Prior to starting my nursing course I was very much into my slightly alternative medicine. I was on the fence regarding vaccines, not just the flu vaccine but all vaccines. Now that I think back on it I’m not really sure why. It was never really something that I thought about properly until I started my university course. What was probably a turning point for me was the amount of patients over 70 I came across who had to use callipers and wheelchairs because they contracted polio when they were kids. I have never come across a patient under 70 who has had polio. Never. This sort of got me thinking about the importance of vaccination, and if there is one thing that I have learned since starting uni is that evidence is the key. Continue reading “Student Nurse Perspective: The Flu Vaccine.”
This article, originally published on 2 January 2014 has been updated to include more information about studies regarding chickenpox in children and its effect on rate of shingles outbreaks.
Shingles, known medically as Herpes zoster (HZ), is caused by the Varicella zoster virus (VZV), which causes chickenpox in children. After the chickenpox infection, VZV latently persists, without symptoms, in the basal ganglia including the trigeminal ganglion. For unknown reasons, VZV is reactivated from latency, and moves along sensory nerves to the endings in the skin, where it replicates causing the characteristic HZ rash, commonly called shingles.
There is no known cure for VZV, though it can be treated with antiviral medications. Although the infection presents with a rash, commonly fairly painful, it usually subsides within three to five weeks. Unfortunately, about one in five patients develop a painful condition called postherpetic neuralgia, which is often difficult to manage. Because VZV is never eliminated, after a shingles attack, VZV again becomes latent, to attack again sometime in the future. Continue reading “Why we vaccinate-shingles may increase risk of stroke”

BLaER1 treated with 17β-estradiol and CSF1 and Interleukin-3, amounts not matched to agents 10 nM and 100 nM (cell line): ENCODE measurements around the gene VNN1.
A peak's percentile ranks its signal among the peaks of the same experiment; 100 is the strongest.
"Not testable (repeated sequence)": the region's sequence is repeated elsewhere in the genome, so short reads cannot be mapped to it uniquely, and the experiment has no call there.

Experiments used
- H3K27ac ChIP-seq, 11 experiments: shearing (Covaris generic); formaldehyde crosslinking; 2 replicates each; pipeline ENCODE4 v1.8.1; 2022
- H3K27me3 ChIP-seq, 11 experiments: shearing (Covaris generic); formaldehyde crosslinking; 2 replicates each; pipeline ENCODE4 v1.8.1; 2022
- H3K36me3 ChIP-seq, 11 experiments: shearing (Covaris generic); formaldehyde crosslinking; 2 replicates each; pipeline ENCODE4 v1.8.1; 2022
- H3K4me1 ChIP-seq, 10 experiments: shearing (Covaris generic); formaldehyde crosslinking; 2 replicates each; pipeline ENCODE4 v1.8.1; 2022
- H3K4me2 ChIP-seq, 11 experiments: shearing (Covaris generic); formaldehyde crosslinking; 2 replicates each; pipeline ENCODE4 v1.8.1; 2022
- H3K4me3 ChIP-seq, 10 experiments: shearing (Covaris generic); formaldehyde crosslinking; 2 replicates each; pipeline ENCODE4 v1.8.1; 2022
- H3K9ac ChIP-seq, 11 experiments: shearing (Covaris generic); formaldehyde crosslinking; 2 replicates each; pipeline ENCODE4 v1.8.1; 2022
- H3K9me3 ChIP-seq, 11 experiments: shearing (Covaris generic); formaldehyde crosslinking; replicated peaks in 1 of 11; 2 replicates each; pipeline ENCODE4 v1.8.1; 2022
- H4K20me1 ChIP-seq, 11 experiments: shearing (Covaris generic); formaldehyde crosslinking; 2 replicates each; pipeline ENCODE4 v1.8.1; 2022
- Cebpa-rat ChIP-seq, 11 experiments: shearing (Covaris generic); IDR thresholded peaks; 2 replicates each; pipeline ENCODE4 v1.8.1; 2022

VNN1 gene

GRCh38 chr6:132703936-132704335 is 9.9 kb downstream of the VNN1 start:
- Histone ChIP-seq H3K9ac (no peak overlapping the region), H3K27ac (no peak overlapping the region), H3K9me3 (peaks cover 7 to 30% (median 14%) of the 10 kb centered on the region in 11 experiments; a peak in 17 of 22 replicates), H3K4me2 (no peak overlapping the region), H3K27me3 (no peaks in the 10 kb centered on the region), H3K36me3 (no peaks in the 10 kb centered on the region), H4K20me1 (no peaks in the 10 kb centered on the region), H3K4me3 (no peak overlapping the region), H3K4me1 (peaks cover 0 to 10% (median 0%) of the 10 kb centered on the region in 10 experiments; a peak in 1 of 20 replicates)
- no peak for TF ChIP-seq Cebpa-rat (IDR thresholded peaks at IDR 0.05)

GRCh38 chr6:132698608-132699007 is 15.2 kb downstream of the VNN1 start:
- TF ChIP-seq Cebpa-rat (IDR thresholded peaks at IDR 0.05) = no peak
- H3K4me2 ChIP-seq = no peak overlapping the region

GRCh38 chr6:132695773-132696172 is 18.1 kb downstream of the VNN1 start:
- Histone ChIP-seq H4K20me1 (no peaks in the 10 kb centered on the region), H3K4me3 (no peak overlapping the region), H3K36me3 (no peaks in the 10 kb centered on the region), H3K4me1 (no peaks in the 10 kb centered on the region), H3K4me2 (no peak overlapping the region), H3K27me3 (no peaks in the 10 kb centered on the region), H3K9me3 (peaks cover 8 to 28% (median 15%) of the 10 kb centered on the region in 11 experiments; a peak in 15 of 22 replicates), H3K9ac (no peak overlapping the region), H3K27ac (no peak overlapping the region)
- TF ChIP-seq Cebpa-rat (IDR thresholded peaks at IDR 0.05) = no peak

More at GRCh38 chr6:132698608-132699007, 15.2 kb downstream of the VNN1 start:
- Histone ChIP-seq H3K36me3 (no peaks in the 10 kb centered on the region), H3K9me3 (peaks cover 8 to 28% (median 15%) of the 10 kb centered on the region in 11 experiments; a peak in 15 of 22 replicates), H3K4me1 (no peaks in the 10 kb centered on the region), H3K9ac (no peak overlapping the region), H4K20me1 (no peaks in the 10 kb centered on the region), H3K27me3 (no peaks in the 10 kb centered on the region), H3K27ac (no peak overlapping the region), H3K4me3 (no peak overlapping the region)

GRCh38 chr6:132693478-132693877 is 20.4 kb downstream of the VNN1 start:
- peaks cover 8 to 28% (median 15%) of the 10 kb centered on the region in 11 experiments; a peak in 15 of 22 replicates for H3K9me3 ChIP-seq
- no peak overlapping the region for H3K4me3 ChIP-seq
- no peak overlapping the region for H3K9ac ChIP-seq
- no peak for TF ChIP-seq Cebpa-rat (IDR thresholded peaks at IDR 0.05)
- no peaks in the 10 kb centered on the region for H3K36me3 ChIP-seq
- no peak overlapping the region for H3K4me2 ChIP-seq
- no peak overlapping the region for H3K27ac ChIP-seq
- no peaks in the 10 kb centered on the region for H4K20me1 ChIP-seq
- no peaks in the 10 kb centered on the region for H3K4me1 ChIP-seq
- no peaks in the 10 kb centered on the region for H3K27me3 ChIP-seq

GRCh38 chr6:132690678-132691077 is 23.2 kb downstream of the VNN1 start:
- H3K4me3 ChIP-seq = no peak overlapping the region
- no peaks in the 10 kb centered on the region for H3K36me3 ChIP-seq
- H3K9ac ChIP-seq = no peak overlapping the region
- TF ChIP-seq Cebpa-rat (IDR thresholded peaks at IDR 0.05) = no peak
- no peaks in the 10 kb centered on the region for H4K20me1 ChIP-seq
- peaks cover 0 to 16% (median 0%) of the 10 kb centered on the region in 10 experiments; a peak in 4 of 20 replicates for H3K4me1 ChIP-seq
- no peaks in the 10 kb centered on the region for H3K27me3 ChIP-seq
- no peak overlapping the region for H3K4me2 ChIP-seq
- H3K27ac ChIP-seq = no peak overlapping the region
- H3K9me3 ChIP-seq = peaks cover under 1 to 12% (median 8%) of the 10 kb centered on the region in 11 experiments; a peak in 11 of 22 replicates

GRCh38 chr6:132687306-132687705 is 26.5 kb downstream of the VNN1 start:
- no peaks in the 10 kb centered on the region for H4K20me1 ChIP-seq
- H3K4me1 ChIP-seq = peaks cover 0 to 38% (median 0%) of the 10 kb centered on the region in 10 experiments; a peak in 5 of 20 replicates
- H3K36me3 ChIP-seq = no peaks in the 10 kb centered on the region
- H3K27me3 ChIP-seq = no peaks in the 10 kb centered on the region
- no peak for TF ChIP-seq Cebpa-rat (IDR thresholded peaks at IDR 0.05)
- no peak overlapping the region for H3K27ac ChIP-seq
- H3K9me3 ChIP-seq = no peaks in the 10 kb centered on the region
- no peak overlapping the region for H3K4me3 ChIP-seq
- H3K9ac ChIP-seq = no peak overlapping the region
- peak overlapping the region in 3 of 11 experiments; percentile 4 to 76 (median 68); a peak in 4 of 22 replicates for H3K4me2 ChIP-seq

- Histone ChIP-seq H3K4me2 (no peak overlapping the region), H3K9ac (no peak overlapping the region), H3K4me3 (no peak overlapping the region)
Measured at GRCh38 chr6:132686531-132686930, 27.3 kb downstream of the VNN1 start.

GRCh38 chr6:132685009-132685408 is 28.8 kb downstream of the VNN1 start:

According to study author Dr. Ramanan Kumareswaran, physicians have known that patients tend to need more ICD shocks during flu season, and wanted to investigate ways of reducing this need to rely on the device.
The study surveyed 229 patients who had come in for appointments related to their ICD care from September through November 2011. Of those patients, 179 (78%) reported that they had received the influenza vaccination in the previous year. Patients who received the influenza vaccine were older than those who did not (70.8 vs. 64.8 years, P=0.0005). Finally, there was no difference in the prevalence of coronary artery disease, diabetes, renal disease, and prior stroke in patients the vaccinated and un vaccinated patients.
Some of the results of the survey were:
Patients who received the flu vaccine were more likely to reject statements such as, “The Flu shot is not effective” and “The Flu shot will make me sick” compared to individuals not receiving the influenza vaccine.
Vaccinated individuals also planned to obtain the influenza vaccine in the upcoming year.
Thirty nine (17.0%) individuals in the overall cohort received at least one ICD therapy during the two pre-defined periods – 10.6% who received the influenza vaccine received at least 1 ICD therapy during influenza season compared to 13.7% who did NOT receive the influenza vaccine (P=NS).
About 13.7% of the unvaccinated patients experienced at least one ICD therapy (meaning that the ICD device had to adjust the heart rate) during the flu season compared to the 10.6% of patients who were vaccinated. This wasn’t a significant difference. However, the average number of ICD therapies per person during influenza season was greater in individuals not receiving the influenza vaccination (0.45 therapies) compared to individuals who did receive the influenza (0.14 therapies).
“What is interesting is that if this is consistent over time, it could be of significant benefit to our patient population who already have compromised survival to start with,” wrote Dr. Sheldon Singh, one of the study’s authors.
The authors concluded:
A large proportion of patients with ICDs receive the influenza vaccine. Receipt of the influenza vaccine may be associated with a reduction in ICD therapies during influenza season.